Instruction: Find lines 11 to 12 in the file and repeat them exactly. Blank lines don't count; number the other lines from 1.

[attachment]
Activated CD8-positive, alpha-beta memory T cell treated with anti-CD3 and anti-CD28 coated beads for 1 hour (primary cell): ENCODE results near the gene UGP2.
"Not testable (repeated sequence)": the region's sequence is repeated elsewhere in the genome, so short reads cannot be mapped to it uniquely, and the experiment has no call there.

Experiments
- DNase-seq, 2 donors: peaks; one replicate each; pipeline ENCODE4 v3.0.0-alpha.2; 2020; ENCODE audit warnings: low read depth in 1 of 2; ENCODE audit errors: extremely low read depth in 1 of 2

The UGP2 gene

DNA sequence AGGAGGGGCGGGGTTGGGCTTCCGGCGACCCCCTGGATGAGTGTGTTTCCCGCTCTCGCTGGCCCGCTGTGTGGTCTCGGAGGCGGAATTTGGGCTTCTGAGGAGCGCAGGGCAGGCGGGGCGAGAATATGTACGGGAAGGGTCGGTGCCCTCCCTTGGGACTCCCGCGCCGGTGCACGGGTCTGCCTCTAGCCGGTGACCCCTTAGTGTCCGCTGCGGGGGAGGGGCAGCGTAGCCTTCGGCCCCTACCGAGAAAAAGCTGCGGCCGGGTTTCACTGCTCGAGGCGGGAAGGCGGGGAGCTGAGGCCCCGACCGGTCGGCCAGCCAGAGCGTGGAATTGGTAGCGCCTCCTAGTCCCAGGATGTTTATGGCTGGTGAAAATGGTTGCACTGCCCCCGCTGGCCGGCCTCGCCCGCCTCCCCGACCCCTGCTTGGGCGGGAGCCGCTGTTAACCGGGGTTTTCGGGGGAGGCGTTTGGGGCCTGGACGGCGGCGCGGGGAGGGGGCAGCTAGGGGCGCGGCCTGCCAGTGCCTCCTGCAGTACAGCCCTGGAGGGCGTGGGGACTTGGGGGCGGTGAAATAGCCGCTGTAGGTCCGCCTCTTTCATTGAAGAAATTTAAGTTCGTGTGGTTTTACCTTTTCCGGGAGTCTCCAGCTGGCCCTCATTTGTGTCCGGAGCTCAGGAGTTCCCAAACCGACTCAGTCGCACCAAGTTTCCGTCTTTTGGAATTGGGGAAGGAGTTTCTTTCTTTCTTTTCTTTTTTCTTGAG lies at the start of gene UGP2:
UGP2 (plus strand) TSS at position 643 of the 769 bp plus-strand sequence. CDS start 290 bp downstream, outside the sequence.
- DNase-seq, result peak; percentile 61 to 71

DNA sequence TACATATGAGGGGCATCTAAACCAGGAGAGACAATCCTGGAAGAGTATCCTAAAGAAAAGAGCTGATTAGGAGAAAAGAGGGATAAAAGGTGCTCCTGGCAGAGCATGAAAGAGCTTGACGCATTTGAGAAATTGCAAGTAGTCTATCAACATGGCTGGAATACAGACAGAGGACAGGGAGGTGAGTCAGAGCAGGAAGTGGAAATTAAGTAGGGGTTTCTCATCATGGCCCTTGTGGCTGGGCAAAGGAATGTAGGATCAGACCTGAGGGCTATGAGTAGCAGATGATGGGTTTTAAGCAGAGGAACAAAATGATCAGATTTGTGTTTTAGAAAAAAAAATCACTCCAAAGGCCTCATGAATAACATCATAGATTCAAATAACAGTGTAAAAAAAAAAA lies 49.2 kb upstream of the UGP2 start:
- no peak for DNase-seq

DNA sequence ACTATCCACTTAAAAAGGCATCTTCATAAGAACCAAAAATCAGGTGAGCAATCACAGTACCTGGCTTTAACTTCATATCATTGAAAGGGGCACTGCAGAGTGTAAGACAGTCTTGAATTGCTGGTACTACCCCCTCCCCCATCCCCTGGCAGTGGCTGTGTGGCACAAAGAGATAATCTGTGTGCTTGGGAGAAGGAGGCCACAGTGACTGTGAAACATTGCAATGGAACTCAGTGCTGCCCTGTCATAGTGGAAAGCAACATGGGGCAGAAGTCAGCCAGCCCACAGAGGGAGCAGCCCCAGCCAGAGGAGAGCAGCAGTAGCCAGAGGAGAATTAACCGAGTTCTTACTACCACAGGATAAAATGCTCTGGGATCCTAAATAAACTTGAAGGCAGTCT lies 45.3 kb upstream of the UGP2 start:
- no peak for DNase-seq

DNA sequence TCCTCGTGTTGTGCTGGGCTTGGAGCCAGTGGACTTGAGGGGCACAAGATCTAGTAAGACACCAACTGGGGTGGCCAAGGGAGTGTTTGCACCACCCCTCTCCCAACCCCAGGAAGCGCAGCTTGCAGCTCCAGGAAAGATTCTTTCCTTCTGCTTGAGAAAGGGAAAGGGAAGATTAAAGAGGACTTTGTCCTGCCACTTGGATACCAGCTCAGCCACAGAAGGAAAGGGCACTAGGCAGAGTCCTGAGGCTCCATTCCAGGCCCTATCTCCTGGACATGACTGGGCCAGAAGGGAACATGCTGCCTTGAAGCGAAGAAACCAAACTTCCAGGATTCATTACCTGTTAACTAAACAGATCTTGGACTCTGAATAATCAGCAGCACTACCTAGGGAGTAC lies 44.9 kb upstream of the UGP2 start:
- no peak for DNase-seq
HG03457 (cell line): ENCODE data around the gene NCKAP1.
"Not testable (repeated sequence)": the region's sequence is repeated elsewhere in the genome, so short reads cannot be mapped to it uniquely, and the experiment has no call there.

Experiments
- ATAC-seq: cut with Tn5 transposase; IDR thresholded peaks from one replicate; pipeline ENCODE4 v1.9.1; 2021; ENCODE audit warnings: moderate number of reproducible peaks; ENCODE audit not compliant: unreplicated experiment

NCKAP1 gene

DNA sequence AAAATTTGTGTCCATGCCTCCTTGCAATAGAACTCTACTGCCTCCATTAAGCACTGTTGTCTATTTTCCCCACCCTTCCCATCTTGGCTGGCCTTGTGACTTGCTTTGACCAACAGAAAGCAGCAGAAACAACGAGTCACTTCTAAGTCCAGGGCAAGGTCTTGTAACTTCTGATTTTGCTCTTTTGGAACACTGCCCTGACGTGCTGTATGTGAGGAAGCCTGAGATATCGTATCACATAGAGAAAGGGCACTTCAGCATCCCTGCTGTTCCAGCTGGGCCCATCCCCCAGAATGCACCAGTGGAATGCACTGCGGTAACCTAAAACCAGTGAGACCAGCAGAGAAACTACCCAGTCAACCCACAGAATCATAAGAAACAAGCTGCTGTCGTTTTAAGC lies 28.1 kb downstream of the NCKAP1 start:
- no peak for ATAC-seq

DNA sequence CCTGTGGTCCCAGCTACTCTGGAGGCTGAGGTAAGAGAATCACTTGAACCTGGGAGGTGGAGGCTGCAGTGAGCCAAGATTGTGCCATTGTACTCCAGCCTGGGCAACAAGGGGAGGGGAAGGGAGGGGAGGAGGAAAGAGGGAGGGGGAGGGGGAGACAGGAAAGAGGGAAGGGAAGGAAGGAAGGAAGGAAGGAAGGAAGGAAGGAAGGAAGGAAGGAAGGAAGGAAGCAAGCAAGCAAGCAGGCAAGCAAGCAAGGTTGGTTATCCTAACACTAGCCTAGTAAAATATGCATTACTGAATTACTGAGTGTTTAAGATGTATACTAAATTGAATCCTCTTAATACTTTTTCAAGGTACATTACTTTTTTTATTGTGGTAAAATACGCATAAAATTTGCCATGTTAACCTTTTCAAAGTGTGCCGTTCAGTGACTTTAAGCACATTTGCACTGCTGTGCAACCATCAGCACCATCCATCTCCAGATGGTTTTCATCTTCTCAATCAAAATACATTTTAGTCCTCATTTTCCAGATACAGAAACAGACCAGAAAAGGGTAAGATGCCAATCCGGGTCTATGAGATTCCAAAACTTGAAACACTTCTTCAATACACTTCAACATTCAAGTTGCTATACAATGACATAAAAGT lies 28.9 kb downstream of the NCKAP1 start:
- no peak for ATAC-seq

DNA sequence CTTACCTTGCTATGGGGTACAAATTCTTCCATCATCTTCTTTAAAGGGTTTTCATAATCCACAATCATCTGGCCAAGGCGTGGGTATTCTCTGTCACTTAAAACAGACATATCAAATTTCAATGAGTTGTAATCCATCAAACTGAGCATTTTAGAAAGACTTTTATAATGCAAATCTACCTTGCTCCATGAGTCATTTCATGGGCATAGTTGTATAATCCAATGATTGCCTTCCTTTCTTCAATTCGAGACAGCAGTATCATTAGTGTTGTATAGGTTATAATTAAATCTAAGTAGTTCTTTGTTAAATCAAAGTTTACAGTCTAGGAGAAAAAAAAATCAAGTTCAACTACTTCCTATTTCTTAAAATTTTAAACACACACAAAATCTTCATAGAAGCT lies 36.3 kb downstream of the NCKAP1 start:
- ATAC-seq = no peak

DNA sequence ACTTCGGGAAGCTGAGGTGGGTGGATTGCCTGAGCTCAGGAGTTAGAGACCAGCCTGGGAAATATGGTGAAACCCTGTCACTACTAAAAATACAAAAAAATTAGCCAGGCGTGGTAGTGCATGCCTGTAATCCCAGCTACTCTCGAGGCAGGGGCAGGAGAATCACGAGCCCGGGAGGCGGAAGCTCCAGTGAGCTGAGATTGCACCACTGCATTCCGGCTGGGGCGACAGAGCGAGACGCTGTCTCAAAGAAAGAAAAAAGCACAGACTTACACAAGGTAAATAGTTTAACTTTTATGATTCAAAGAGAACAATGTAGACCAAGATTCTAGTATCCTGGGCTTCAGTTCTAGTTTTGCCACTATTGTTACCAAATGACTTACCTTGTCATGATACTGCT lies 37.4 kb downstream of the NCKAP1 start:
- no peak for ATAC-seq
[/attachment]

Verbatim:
DNA sequence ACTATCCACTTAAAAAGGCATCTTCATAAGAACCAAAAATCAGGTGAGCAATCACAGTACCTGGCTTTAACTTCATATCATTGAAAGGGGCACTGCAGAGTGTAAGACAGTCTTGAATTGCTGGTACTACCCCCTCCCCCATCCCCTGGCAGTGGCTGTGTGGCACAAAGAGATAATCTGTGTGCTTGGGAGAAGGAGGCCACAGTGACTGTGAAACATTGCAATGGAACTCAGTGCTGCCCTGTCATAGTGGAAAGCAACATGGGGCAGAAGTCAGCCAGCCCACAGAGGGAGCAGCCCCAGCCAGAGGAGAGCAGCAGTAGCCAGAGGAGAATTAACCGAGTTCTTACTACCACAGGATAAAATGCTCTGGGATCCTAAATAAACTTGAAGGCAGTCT lies 45.3 kb upstream of the UGP2 start:
- no peak for DNase-seq